You Talk Too Much

Guy Ritchie’s violent yakfest The Gentlemen exists in a well-worn groove.

Colin Farrell and Charlie Hunnam

Some people believe Guy Ritchie invented the “bro action comedy” in 1998, with Lock, Stock and Two Smoking Barrels. That’s an exaggeration. He merely made it unbearable, and now it’s ubiquitous. 22 years later, after wrecking the Sherlock Holmes franchise and setting fire to The Man from U.N.C.L.E., the former Mr. Madonna is back at the wheel of yet another high-testosterone comic crime caper, The Gentlemen.

Sly devil that he is, Ritchie borrows a concept from A Chump at Oxford, the one in which an American comes to England and makes asses of the lads and lasses. That American is Mickey Pearson (Matthew McConaughey), a glib Yank who has become the U.K.’s leading purveyor of illegal cannabis – the only kind there is in Britain – and now faces opposition from several competing gangs of outlaws.

I know what you’re thinking. Marijuana is surely going to be legalized in the U.K any day now, so Mickey’s hard-earned investment seems poised for deflation. That same thought comes up in dialogue but is swiftly shot down by one of Mickey’s acquaintances. In Ritchie’s screenplay – from a story he wrote with Ivan Atkinson and Marn Davies – ideas sprout up continually and are just as routinely talked to death, or beaten to death, or defenestrated, or blown up. After about thirty minutes we ourselves are bored to death, because every single character spouts nonstop “witty” dialogue until he or she is stopped, usually forcibly. No one ever shuts up. Ritchie makes Quentin Tarantino look like Robert Bresson.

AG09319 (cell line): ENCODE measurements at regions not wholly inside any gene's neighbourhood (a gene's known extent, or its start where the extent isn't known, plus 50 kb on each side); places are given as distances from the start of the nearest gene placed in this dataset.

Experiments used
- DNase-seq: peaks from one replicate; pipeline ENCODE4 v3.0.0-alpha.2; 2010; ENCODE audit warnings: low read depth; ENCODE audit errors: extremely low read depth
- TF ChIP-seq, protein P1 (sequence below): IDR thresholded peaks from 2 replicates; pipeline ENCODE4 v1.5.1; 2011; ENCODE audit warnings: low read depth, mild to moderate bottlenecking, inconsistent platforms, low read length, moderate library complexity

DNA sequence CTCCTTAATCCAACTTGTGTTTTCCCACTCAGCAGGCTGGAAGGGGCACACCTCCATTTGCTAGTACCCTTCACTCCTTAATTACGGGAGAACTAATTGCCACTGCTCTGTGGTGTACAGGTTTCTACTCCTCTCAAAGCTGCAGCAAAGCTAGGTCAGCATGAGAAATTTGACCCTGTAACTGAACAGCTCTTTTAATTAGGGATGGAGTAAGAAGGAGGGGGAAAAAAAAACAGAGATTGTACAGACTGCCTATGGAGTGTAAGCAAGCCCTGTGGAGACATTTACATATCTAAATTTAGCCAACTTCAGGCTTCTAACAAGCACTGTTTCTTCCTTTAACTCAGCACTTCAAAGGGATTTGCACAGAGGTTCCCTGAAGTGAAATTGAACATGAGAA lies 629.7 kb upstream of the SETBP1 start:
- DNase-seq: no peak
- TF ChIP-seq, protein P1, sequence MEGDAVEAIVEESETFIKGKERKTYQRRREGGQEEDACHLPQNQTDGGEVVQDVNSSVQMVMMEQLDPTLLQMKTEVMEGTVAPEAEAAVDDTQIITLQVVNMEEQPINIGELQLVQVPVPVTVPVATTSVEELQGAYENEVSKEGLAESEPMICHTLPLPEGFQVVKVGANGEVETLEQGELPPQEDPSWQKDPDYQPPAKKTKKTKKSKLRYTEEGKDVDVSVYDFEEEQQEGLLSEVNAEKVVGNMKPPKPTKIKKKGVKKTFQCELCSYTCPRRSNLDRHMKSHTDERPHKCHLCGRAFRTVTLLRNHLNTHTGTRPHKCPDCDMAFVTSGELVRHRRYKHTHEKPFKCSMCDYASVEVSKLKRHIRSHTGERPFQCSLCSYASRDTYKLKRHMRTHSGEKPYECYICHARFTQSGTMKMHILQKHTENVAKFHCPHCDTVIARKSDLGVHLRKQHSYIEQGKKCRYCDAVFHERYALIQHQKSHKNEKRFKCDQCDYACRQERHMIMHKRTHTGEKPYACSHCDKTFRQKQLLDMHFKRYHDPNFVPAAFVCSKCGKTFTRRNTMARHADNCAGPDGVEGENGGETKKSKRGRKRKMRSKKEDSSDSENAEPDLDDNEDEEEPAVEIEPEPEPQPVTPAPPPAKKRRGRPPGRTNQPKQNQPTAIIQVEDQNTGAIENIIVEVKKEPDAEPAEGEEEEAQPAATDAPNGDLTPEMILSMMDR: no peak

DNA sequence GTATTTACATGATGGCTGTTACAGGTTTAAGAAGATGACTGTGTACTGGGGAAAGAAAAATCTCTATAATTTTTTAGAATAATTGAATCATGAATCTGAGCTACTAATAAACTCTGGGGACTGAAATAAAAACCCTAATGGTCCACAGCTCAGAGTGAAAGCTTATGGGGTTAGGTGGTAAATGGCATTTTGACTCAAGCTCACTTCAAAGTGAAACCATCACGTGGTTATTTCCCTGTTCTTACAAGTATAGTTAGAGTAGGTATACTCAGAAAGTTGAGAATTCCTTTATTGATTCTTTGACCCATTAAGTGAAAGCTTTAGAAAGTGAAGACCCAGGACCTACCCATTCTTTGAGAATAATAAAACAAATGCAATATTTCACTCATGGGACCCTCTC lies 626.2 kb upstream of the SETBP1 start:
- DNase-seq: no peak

McConaughey, on leave from his duties as a spokesperson for luxury cars and prancing around London in expensive-looking tweeds, is nowhere near the worst offender in the blabbermouth derby. Rival gangster Ray (Charlie Hunnam) is on the prowl, and a shifty shakedown artist named Fletcher (bearded and disheveled Hugh Grant, sporting an outrageous Mockney accent) is even slipperier. Hunnam and Grant only ever pause long enough to allow a gaudy murder, of which there is a surplus.

One or two supporting players are worth watching, particularly Colin Farrell as the Coach, leader of a gang of pugilists; Michelle Dockery as Mickey’s assertive wife; and wispy Jeremy Strong as Matthew Berger, another stray American crime mastermind, eternally conniving like everybody else. We know Berger and fellow mobster Dry Eye (Henry Golding) are doomed when they show up at Emirates Stadium for a soccer football game – being an Arsenal fan is its own punishment. Good luck with The Gentlemen, you’ll need it.